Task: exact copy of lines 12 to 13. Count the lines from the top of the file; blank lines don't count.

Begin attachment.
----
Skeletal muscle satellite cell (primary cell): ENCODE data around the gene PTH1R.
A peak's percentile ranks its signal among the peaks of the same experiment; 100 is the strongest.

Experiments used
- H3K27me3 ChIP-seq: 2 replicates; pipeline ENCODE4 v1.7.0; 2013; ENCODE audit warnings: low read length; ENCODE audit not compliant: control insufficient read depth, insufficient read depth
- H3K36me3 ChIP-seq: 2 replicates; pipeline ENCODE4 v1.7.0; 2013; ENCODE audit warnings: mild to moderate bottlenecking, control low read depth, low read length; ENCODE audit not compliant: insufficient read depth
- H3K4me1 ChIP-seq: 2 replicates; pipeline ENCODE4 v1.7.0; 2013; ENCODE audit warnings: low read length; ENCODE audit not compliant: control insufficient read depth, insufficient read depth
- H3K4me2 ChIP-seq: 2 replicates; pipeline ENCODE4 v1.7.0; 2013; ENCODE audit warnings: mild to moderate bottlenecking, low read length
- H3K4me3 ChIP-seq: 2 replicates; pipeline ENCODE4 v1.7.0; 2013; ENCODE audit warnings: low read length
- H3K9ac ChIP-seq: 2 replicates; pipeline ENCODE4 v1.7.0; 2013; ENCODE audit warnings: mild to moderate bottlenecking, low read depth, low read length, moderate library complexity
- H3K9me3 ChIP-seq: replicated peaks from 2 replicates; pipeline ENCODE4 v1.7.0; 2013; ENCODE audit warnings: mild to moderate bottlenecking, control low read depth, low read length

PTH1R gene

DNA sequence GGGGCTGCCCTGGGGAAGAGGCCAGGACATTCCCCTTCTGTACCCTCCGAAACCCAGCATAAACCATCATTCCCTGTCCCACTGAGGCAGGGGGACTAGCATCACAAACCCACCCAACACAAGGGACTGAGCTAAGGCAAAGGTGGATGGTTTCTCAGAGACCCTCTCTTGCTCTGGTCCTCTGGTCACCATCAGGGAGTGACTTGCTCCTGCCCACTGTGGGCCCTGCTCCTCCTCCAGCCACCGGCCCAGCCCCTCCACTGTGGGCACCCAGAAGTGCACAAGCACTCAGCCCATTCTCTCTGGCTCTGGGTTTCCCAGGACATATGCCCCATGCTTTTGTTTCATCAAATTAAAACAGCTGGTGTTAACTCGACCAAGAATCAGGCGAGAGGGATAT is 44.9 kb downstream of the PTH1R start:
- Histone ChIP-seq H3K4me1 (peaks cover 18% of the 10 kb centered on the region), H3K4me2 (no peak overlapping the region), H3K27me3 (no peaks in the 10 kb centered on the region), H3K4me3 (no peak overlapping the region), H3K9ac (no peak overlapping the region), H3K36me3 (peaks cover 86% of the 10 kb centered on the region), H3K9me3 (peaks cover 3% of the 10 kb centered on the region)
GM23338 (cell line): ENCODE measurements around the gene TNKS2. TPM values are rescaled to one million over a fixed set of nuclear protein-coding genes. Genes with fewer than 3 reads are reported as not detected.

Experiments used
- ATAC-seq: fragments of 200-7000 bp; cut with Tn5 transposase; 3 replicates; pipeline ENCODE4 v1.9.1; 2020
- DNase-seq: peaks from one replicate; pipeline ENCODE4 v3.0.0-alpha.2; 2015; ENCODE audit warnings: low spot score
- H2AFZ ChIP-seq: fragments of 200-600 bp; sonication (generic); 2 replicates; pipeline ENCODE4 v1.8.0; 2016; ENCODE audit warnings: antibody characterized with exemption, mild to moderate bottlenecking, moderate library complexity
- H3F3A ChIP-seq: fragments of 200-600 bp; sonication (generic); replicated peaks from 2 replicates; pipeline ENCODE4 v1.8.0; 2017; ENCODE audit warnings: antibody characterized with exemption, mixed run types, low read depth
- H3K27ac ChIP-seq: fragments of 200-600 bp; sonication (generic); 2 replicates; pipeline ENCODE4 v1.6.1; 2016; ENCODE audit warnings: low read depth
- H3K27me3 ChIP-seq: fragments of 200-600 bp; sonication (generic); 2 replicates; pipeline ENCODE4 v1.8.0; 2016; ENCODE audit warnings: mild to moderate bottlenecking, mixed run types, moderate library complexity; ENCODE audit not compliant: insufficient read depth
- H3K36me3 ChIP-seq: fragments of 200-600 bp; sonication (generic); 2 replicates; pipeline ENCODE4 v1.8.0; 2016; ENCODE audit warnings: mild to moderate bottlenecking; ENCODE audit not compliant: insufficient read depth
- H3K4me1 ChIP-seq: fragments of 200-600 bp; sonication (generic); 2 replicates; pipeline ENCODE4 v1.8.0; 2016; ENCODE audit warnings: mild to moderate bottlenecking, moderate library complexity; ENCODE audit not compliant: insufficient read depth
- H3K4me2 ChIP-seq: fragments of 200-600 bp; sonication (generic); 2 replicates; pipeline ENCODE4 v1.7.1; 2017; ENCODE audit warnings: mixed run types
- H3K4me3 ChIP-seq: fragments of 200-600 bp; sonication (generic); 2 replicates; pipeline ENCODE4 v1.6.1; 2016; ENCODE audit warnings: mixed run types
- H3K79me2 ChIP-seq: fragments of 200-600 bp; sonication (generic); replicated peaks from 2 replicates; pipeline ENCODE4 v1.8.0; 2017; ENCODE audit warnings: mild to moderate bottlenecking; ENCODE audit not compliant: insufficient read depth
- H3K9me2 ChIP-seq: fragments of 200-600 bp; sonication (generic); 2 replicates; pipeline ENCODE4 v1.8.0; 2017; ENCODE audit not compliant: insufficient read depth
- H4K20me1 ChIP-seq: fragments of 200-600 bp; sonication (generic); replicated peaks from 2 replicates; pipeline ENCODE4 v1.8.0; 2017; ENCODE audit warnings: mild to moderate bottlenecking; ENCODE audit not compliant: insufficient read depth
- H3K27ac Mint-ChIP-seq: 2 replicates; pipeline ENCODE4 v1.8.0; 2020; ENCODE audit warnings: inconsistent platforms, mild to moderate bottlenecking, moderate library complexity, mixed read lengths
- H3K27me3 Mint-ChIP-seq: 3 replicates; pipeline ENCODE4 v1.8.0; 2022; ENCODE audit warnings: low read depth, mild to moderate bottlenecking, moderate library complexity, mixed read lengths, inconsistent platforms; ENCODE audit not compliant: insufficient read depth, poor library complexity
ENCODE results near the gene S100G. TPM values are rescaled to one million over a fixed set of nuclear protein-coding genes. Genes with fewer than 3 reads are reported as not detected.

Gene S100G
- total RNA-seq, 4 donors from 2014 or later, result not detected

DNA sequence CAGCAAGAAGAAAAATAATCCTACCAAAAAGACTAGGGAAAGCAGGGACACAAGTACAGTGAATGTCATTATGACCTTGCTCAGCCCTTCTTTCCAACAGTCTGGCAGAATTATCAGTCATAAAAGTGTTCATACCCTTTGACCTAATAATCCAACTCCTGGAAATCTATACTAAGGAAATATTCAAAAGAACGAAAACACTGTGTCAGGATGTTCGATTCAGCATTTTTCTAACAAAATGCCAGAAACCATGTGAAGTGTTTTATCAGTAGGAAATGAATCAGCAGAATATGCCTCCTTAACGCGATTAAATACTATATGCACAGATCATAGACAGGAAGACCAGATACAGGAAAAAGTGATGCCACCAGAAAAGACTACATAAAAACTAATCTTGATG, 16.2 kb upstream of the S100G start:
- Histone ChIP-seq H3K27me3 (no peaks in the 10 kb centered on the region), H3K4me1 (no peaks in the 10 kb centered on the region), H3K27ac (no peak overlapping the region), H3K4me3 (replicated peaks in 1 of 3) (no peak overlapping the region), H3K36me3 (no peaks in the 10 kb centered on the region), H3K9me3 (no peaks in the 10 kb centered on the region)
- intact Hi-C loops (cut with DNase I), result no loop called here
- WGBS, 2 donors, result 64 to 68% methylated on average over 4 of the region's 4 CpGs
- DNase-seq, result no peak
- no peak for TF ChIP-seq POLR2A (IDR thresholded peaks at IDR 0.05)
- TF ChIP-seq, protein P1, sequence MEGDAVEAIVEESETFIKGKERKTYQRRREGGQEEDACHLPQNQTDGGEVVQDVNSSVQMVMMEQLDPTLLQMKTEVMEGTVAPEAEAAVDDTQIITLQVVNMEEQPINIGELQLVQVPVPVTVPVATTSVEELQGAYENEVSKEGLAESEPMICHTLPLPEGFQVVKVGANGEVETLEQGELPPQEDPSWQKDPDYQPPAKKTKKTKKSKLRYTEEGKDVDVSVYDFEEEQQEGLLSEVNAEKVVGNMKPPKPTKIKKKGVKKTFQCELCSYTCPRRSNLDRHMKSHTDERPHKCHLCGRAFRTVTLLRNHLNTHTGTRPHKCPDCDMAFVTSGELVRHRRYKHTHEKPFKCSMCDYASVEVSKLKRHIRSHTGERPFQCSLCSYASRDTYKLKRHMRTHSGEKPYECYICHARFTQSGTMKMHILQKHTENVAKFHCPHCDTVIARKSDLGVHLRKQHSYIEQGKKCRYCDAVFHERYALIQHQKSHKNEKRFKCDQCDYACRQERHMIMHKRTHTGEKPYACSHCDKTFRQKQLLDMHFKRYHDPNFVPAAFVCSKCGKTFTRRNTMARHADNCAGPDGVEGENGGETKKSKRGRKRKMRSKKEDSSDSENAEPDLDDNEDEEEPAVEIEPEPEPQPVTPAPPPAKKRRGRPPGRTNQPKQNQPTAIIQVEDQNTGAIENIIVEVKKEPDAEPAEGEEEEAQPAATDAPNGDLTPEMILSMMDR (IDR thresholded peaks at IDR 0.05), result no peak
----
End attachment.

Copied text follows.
DNA sequence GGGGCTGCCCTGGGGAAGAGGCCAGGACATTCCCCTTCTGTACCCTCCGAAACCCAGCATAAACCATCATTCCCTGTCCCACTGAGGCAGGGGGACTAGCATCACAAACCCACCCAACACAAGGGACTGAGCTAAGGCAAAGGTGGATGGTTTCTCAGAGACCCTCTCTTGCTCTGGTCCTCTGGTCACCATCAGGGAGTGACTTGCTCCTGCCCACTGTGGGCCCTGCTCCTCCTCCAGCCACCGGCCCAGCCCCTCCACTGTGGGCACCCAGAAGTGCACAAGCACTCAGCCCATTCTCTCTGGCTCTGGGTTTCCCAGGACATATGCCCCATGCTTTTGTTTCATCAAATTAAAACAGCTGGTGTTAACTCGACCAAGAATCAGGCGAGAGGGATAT is 44.9 kb downstream of the PTH1R start:
- Histone ChIP-seq H3K4me1 (peaks cover 18% of the 10 kb centered on the region), H3K4me2 (no peak overlapping the region), H3K27me3 (no peaks in the 10 kb centered on the region), H3K4me3 (no peak overlapping the region), H3K9ac (no peak overlapping the region), H3K36me3 (peaks cover 86% of the 10 kb centered on the region), H3K9me3 (peaks cover 3% of the 10 kb centered on the region)